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     As indicated in the interactions page, the life of a cub begins in the dead of winter in the warm safety of a den.  After emerging from the den (approximately 2.5 - 3 months old) in spring the sow will teach her cubs everything about how to survive, what to eat, what to avoid, how to fish, etc.  After their first summer they will learn how to prepare for winter and how to pick a den. 

Chocolate cub, photo credit to Dan Brown

     Research regarding denning ecology for Black Bears throughout the United States has provided general data on the characteristics they prefer.  Specific habitats have an effect on the types of sites chosen.  Overall, single or with cubs, sows seem to prefer tree denning, although other sites include excavated denning sites, brush and rock piles, caves, or even man-made "natural" dens or human-use structures that just happen to make convenient dens (Ryan, C. W. and Vaughan, M. R. 2004). 

     Cubs emerge from the den with their mother for their second spring and remain with her until she goes into estrus.  Black Bear sows go into estrus based on their physical condition which is

Half mount by Dan's Taxidermy, Credit to Dan Brown.
found via research to be correlated with mast tree production.  Determined by food availability, females go into estrus between May and September (Bridges A. S., et al. 2011).  When this occurs the yearling is now on his/her own.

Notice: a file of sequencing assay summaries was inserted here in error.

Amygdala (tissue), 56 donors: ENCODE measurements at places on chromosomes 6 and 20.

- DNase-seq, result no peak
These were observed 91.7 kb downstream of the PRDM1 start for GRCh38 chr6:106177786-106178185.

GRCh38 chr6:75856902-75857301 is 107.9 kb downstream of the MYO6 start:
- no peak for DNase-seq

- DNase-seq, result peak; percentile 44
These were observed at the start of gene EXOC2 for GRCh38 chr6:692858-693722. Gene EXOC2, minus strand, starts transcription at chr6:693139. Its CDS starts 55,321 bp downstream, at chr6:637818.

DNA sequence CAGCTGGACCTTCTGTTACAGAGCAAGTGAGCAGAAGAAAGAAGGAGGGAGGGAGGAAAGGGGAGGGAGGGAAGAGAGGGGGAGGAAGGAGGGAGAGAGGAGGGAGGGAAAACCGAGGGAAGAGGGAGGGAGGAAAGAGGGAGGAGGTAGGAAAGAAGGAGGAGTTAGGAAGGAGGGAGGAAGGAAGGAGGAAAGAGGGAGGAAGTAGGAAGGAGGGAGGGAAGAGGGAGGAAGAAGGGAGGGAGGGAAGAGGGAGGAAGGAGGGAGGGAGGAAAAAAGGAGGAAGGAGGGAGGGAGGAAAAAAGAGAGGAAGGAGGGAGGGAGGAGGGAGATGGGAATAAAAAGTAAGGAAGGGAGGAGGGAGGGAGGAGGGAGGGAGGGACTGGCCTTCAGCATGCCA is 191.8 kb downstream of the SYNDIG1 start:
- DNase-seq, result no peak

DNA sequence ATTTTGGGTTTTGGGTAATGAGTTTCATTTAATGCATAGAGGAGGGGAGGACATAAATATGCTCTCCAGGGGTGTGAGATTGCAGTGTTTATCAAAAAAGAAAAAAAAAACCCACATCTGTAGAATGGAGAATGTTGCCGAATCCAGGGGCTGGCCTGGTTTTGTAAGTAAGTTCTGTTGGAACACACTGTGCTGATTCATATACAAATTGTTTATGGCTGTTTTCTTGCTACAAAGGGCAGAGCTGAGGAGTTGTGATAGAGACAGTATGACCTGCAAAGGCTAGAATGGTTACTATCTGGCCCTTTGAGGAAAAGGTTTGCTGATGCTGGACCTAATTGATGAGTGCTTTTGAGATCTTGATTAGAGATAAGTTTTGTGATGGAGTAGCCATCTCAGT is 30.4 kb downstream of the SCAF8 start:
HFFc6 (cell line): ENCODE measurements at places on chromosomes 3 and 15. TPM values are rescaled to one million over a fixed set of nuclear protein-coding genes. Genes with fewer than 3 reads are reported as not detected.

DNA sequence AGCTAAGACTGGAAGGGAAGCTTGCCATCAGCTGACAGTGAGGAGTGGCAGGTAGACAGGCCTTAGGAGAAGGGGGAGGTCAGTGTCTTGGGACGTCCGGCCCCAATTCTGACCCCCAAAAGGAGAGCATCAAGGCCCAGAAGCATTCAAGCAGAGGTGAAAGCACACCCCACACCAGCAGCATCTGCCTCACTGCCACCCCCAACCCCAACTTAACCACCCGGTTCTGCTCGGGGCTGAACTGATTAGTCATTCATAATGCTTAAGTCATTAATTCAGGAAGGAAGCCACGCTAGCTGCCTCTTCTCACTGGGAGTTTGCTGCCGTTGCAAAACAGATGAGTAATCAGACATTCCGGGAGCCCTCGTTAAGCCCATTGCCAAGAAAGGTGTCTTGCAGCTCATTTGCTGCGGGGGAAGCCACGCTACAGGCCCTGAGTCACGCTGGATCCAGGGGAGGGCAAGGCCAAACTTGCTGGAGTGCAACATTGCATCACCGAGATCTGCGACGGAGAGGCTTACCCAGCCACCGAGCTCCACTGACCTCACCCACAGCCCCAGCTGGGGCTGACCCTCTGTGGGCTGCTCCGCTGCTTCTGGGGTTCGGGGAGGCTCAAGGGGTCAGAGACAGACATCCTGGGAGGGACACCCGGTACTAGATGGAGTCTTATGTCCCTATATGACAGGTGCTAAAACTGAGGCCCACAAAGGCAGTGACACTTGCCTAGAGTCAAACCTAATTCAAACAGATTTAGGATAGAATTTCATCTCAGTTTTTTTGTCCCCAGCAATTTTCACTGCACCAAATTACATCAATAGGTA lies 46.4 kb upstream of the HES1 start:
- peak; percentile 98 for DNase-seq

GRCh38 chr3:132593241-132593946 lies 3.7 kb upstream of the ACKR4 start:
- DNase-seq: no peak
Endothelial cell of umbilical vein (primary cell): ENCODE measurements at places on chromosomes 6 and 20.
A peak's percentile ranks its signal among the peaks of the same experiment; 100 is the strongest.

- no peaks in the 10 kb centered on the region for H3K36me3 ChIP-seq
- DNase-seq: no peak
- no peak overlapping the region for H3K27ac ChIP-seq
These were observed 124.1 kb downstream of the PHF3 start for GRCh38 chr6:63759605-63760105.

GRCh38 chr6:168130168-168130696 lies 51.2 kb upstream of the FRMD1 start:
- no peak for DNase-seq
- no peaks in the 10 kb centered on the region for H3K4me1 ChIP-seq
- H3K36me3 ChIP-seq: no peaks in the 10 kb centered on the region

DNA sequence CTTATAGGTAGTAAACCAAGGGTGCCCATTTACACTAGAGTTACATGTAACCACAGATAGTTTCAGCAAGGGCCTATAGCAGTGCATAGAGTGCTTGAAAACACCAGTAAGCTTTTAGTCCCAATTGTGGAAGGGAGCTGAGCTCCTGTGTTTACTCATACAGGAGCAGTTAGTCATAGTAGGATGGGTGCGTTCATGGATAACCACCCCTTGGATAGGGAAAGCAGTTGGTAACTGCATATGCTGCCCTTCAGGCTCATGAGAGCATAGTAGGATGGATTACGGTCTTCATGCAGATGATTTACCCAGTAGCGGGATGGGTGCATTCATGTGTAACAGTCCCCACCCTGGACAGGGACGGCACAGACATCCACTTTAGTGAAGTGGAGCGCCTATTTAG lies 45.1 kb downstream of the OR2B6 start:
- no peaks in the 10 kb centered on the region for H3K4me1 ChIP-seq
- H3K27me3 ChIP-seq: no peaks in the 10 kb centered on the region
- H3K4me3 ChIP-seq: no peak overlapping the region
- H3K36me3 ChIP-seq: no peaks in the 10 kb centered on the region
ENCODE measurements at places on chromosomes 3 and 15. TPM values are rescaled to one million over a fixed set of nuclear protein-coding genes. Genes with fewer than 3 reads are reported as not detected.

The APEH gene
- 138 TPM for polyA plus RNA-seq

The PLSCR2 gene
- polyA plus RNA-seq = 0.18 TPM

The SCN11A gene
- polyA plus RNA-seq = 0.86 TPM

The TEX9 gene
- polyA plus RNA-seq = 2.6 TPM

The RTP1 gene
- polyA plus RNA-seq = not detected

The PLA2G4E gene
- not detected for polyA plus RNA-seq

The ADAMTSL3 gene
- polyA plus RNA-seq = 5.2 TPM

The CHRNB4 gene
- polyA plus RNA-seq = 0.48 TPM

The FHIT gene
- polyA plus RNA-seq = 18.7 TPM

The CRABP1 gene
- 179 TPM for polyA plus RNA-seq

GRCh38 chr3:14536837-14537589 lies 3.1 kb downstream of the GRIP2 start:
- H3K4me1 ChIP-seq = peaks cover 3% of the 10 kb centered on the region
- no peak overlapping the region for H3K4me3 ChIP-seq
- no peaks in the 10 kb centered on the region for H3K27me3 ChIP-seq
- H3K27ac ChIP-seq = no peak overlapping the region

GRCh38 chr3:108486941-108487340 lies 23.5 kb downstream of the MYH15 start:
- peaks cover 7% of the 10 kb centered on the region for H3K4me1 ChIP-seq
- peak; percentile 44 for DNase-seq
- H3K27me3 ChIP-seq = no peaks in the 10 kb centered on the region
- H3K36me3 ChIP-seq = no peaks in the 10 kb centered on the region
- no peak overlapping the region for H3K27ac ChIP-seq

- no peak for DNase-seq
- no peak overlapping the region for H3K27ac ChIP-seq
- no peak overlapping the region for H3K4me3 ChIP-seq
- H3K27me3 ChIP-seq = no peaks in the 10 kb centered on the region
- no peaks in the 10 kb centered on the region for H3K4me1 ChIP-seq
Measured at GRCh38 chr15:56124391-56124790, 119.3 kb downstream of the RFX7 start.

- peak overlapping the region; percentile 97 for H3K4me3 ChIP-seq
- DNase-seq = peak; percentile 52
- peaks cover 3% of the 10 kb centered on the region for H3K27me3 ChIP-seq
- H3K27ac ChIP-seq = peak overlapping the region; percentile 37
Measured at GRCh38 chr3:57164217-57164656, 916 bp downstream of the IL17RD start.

For female yearlings, it will be another year before they experience their first estrus and produce cubs after sexual reproduction.  Even so, for many first breedings only one cub is produced, born when the female reaches her third year.  Consecutively, four year old female bears generally produce two cubs.  For bears five and older, a litter of three is the most common, and though rare, even four have been witnessed (Bridges A. S., et al. 2011).

     For male yearlings, although they meet sexual maturity at the same time as the females, they often do not get a chance to mate until they can out-compete other males in both weight and a fight, often around seven years of age or older (Costello, C. M. et al., 2009).
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